Are you a wine lover looking for something new? Step away from the usual suspects – Chardonnay, Pinot Grigio, and Sauvignon Blanc – and try out Garganega!
First things first: Garganega is the main grape of Soave wine, a popular Italian white wine found on many wine lists.
This under-the-radar Italian white grape variety is virtually unknown in most places outside of Italy’s Veneto region. But don’t let its obscurity fool you; it provides an incredibly flavorful and complex experience that will leave even the pickiest sommelier impressed.
From its flavor profile to winemaking history, get ready to discover what makes Garganega wine a must-have on your next Wine Night at home.
What does Garganega Wine (Soave) Taste Like?
For Soave wine production, DOC laws dictate that a minimum of 70% of the blend must be crafted from Garganega. Most producers, however, craft this wine almost 100% from the Garganega grape, making it fairly easy to identify. Expect fresh aromas of white flowers, apple, and honeydew melon, followed by layers of lemon, pear, and a characteristic almond finish.
For the best quality Soave wines, look for those labeled “Soave Classico” or “Soave Superiore”, as these come from the best, high-quality soils with more restricted yields, leading to a more concentrated flavor profile.
While most Garganega wine is meant to be drunk young, the more quality produced wines are able to age, taking on a richer texture and further pronouncing the nutty notes.
Garganega grapes are also used to produce both sparkling (spumante) and sweeter (recioto di soave) style wines. Recioto di Soave wines are beloved for their honeyed and apricot notes, followed by lush papaya and sweet, juicy mango. It’s an excellent option for dessert!
Garganega (Soave) Wine Taste Profile
Body: Light, but can be medium
Acidity: Medium to High
Age: Drink young & fresh
Similar to: Pinot Grigio but with the volume turned UP. Garganega has more intensity to its fruity aromas.
Garganega Growing Regions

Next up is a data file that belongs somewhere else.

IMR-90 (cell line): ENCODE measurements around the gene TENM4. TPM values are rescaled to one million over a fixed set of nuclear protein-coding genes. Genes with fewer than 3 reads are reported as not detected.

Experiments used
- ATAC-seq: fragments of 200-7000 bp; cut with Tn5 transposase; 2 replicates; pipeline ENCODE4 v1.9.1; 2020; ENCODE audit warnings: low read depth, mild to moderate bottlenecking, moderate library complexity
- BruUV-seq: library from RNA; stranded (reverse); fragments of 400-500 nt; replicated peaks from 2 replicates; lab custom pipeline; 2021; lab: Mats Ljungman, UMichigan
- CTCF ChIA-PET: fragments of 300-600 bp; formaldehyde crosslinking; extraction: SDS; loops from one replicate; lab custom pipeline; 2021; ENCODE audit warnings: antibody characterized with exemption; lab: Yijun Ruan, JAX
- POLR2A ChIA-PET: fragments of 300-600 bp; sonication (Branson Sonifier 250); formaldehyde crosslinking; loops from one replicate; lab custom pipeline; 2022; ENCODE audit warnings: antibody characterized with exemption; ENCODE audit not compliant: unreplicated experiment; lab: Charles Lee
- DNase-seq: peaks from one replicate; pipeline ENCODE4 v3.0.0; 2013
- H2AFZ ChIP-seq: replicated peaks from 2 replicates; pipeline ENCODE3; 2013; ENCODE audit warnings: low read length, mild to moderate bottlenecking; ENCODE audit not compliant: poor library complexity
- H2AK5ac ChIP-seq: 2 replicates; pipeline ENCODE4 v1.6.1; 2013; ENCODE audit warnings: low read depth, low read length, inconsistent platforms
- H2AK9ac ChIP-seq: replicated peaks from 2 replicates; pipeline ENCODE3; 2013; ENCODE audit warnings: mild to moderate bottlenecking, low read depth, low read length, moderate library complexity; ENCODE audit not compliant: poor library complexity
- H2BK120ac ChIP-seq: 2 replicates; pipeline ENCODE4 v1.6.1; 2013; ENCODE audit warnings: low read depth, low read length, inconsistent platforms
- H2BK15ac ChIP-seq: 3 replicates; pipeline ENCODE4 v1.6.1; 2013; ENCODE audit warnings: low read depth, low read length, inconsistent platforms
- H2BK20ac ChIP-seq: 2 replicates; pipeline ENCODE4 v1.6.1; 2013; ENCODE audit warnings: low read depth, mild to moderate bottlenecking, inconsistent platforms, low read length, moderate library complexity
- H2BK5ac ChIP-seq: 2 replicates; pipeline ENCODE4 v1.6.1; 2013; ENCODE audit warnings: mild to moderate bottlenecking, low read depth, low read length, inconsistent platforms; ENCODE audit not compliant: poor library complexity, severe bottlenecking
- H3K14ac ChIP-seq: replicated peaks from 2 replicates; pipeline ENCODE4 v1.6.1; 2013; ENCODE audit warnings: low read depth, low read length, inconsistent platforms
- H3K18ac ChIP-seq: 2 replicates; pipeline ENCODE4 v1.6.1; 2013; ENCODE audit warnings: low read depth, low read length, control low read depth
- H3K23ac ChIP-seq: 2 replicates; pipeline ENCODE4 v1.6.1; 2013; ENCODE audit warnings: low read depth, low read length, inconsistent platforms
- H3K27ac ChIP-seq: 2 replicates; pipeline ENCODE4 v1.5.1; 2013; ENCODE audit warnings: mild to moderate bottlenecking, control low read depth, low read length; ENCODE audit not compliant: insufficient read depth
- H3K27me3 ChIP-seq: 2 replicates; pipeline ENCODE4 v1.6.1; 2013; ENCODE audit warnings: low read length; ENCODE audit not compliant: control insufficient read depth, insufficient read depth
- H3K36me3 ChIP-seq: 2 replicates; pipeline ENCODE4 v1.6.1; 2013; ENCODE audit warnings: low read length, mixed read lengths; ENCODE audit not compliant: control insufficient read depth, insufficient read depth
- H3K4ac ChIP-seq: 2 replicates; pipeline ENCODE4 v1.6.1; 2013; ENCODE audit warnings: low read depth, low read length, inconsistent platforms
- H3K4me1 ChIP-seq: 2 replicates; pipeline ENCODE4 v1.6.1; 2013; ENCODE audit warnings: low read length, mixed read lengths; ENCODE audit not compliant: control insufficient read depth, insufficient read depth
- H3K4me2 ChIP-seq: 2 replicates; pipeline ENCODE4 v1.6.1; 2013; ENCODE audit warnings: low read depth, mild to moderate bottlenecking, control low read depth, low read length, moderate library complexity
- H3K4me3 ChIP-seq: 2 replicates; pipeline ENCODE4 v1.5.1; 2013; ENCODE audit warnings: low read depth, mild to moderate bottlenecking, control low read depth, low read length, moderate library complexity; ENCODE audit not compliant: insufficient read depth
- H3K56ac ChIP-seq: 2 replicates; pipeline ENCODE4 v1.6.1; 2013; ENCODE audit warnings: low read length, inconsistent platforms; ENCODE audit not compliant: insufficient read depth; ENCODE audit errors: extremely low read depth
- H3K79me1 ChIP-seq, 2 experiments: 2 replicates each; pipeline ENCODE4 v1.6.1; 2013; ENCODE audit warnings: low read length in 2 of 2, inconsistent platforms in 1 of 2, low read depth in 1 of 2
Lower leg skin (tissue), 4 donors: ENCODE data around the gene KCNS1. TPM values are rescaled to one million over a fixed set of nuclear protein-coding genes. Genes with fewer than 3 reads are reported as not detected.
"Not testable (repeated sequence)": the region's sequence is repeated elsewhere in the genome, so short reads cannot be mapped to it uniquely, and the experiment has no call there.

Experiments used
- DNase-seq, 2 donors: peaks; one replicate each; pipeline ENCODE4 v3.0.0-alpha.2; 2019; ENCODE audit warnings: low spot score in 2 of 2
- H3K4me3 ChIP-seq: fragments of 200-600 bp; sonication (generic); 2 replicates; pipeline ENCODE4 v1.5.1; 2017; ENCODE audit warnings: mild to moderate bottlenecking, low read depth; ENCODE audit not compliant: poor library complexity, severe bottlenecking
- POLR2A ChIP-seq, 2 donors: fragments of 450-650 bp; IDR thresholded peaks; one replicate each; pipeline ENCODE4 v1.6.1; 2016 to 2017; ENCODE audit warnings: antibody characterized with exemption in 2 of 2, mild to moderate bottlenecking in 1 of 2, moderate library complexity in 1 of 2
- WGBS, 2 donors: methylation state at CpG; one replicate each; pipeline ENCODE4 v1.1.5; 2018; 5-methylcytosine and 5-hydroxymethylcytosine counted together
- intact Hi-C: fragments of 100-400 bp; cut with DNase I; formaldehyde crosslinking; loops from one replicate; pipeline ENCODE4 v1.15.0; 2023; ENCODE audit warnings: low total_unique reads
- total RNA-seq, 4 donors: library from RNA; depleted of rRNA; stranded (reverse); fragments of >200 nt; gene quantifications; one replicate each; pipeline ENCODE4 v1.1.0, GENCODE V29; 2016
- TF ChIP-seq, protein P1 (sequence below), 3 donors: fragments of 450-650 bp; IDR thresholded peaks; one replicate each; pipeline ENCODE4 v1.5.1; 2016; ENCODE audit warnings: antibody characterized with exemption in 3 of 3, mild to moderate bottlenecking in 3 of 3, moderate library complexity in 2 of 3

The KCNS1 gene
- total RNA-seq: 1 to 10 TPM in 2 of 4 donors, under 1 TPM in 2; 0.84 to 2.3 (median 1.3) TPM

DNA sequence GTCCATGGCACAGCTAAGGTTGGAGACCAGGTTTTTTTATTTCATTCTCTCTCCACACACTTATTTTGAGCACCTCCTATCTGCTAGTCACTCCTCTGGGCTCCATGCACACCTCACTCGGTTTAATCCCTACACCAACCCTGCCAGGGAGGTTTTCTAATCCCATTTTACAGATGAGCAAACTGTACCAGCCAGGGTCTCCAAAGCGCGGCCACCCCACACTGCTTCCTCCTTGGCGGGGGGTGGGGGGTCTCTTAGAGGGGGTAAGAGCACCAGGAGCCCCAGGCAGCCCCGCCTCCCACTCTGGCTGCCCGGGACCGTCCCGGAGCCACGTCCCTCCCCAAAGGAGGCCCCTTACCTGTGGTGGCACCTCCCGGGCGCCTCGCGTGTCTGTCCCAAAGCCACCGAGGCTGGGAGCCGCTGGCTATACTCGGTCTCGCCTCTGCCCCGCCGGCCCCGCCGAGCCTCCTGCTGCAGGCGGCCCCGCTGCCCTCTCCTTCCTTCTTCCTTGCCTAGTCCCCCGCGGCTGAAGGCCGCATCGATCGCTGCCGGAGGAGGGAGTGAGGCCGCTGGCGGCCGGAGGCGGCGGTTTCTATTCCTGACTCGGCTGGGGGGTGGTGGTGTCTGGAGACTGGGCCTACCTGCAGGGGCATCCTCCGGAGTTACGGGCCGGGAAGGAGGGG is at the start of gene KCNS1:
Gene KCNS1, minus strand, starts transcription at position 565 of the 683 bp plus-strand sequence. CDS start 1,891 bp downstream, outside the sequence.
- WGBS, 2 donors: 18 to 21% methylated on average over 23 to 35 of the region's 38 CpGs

Soave DOC Wines
Garganega is one of Italy’s most planted grape varieties but is relatively unknown outside of the country.
Here, Garganega is most primarily associated with Veneto in northeast Italy, where it is the main component in the region’s famous Soave wine (so-ah-vay), as well as in its less-known counterpart, Gamberellara wines.
Most everyday, affordable Soave comes from the flat Veneto plain, whereas Soave Classico wines come from the steep hills above the town of the same name. Higher up in quality are wines labeled Soave Classico Superiore – these wines must be aged for a minimum of eight months before release.
Other Growing Regions
Garganega wines are also grown in northern Italy, in the Umbria and Friuli wine regions. It’s also the main component in Gambarellara DOC wines, which are similar to Soave, but generally not the same quality level.
Generally, you won’t find this wine grape grown outside of Italy.
Soave Garganega Wine and Food Pairings
Because of its light and delicate nature with fresh, bright acidity, Garganega is a great partner for lighter seafood, poultry, and vegetarian dishes. What goes together grows together, and Garganega is excellent paired with pasta-based Italian meals.
To mix things up, Garganega would also pair excellently mixed with lighter-style Asian cuisine or fried chicken.
Pair a cool, refreshing glass of Soave or Garganega wine with baked salmon, seared scallops, chicken ravioli, mild curry, or risotto primavera.
>> Recommended: Italian Food & Wine Pairing Guide
Garganega Wines To Try
San Michelin Custoza DOC – Gorgo
This intense, fruity wine is aromatic and persistent, with notes of ripe stone fruits, fresh tropical notes, and citrus. The taste is multi-layered, starting dry and becoming soft in the mid-palate, with a fine, smooth, complex, and harmonious finale.
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SCAIA Garganega & Chardonnay
This wine is a beautiful example of what a simple Garganega can taste like in a blend. Aromas of white flowers of acacia and jasmine are followed by bright citrus such as pineapple, grapefruit and orange, and mango. The flavor is fresh and pleasant thanks to its sustained acidity— an inviting and intriguing wine.
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